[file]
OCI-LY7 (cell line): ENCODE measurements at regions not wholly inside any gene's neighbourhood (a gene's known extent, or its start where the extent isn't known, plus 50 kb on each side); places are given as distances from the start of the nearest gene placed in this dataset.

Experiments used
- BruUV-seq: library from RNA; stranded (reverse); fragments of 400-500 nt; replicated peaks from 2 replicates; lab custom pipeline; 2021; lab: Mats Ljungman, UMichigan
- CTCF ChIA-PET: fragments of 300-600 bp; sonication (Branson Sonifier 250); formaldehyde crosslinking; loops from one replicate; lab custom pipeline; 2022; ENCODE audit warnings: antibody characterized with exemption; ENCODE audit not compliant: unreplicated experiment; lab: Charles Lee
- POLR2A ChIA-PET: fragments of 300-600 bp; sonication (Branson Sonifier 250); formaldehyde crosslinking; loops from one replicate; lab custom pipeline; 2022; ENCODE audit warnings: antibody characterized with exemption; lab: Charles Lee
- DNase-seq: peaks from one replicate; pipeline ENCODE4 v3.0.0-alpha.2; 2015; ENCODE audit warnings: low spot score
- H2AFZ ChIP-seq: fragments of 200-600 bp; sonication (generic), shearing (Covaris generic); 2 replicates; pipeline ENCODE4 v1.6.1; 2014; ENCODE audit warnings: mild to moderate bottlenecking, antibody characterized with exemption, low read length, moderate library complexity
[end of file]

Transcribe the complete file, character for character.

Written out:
OCI-LY7 (cell line): ENCODE measurements at regions not wholly inside any gene's neighbourhood (a gene's known extent, or its start where the extent isn't known, plus 50 kb on each side); places are given as distances from the start of the nearest gene placed in this dataset.

Experiments used
- BruUV-seq: library from RNA; stranded (reverse); fragments of 400-500 nt; replicated peaks from 2 replicates; lab custom pipeline; 2021; lab: Mats Ljungman, UMichigan
- CTCF ChIA-PET: fragments of 300-600 bp; sonication (Branson Sonifier 250); formaldehyde crosslinking; loops from one replicate; lab custom pipeline; 2022; ENCODE audit warnings: antibody characterized with exemption; ENCODE audit not compliant: unreplicated experiment; lab: Charles Lee
- POLR2A ChIA-PET: fragments of 300-600 bp; sonication (Branson Sonifier 250); formaldehyde crosslinking; loops from one replicate; lab custom pipeline; 2022; ENCODE audit warnings: antibody characterized with exemption; lab: Charles Lee
- DNase-seq: peaks from one replicate; pipeline ENCODE4 v3.0.0-alpha.2; 2015; ENCODE audit warnings: low spot score
- H2AFZ ChIP-seq: fragments of 200-600 bp; sonication (generic), shearing (Covaris generic); 2 replicates; pipeline ENCODE4 v1.6.1; 2014; ENCODE audit warnings: mild to moderate bottlenecking, antibody characterized with exemption, low read length, moderate library complexity